For determination of foliar glycoalakaloids Potato seed tubers (cv Desiree) were grown in four row plots 3 meter long with spacing of 70 cm between rows and 30 cm within rows at Botany Department Hazara University Mansehra in July 2011. Experiment was laid out in a randomized complete block design (RCBD) with four replications. Leaves were inoculated with 20 L sporangial suspensions at the center 45 days after planting. Control plants were inoculated with sterile distilled water. In order to prevent Phytophthora infection control plants were sprayed with contact fungicide Mandy Prompide (Revus) at three day interval. After inoculation disease severity (% leaflet infection) was calculated at 3 6 9 and 12 days after inoculation (Lebreton et al. 1999). Total glycoalkaloids of potato leaves (control and infected at different days of inoculation) were determined following the method of Dao and Friedman (1996) with minor modifications. Healthy and infected leaves were randomly collected from the middle parts of plants from control (water inoculated) and diseased plots (infected with P. infestans) at 0 3 6 9 and 12 after inoculation. A single large and fully expanded leaf (weighing 300 mg) was considered as a single experimental unit replicated four times for each treatment. Each leafsample was blended in 20 mL aqueous acetic acid (5%) to make a homogenate. The homogenate was then filtered through Whatman filter paper no. 4 and pH of the filtrate was maintained by ammonium hydroxide to 10. The filtrate from control and diseased leaves was used for total glycoalkaloids contents determination by HPLC technique at PCSIR Laboratory complex Peshawar using HPLC Shimadzu SC 6A System. For reducing biasedness of results the procedure was repeated four times.One way ANOVA was used to analyze disease severity while for finding association between means of glycoalkaloids and disease severity two-way ANOVA was applied to collected data. Means were separated by LSD at p= 0.05.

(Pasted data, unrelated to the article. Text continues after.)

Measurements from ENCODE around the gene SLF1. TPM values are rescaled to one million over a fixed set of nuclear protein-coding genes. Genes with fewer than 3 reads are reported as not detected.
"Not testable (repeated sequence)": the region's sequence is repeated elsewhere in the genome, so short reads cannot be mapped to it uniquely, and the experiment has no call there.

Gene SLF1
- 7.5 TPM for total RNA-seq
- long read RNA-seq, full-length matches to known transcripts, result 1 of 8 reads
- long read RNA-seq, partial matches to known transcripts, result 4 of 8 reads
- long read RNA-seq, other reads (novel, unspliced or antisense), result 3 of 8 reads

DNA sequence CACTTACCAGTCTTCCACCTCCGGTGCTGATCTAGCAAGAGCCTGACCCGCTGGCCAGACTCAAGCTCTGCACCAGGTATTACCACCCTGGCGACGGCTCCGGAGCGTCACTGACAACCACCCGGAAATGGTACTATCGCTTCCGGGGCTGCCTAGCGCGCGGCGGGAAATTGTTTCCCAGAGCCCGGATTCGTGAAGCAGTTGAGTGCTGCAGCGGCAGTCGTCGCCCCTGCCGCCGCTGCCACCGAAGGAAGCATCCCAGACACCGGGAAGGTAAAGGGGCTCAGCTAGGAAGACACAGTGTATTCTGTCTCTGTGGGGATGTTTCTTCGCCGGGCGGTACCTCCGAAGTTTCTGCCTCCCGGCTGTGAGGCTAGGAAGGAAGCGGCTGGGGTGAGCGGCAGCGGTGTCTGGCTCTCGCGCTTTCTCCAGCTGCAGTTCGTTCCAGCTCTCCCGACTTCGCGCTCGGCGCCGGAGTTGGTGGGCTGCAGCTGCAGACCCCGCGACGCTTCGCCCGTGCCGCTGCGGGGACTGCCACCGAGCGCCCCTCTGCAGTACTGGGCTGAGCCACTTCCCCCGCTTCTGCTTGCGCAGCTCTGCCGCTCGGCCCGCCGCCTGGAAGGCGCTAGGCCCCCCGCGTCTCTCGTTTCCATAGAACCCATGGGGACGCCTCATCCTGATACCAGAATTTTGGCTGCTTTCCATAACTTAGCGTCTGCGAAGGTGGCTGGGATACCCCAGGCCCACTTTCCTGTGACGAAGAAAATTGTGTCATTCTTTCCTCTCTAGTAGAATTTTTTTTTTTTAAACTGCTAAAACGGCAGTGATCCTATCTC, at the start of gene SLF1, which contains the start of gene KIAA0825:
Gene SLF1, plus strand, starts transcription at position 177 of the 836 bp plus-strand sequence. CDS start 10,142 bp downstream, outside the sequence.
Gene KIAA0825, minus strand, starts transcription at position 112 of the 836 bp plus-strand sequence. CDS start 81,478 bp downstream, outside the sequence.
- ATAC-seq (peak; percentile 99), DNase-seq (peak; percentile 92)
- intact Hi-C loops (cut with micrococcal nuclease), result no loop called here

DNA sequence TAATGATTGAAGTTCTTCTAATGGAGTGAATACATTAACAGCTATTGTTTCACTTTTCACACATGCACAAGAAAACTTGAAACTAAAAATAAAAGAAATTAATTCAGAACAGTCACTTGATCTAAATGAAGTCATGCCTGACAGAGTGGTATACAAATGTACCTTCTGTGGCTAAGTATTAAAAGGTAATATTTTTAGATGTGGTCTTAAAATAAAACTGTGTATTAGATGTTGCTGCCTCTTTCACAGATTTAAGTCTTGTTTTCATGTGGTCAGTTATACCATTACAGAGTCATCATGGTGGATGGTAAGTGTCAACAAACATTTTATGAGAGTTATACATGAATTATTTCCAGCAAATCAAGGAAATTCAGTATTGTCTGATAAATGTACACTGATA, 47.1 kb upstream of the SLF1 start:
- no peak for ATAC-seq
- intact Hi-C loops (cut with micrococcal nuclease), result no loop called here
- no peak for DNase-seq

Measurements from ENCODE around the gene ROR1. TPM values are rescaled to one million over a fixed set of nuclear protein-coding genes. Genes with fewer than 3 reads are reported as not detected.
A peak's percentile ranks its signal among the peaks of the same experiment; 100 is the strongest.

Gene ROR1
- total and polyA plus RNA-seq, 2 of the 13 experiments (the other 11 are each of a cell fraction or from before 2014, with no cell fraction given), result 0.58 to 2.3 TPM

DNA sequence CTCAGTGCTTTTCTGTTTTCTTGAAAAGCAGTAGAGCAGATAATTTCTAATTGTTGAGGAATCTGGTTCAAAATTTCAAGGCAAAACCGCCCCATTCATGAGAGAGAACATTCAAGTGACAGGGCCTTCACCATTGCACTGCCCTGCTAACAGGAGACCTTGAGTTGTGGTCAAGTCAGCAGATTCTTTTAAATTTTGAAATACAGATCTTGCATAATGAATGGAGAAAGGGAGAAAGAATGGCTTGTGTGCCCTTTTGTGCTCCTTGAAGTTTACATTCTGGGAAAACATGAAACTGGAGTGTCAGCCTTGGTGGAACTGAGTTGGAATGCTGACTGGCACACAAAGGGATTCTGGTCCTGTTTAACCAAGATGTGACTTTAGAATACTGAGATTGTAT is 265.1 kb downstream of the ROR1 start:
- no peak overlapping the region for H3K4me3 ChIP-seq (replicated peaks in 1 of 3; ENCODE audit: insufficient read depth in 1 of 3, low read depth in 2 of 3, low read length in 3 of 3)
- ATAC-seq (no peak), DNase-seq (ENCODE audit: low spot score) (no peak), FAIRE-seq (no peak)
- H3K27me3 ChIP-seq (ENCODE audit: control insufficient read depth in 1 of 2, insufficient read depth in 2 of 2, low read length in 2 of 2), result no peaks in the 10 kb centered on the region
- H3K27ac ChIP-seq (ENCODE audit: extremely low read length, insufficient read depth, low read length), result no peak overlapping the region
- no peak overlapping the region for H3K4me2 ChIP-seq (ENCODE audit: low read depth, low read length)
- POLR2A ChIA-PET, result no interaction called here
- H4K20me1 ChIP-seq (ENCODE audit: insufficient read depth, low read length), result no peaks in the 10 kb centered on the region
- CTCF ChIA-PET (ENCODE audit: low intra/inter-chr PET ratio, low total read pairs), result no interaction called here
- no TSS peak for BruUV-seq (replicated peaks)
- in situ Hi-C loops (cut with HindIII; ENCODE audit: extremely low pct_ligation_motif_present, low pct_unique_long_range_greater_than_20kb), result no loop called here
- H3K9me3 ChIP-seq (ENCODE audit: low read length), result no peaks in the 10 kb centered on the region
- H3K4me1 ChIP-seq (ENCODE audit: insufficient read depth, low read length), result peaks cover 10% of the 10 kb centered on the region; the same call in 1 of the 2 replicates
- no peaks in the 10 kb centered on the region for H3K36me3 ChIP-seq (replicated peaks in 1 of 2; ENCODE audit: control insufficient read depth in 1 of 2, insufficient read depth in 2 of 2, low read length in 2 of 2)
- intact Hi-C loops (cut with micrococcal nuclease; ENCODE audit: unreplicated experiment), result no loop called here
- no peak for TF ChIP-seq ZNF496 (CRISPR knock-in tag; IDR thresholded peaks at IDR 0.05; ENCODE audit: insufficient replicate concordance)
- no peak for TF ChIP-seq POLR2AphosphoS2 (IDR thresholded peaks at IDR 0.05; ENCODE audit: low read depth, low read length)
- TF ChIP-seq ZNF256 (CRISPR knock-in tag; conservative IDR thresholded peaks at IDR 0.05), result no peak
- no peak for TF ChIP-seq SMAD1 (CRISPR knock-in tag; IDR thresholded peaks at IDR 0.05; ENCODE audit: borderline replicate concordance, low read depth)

Results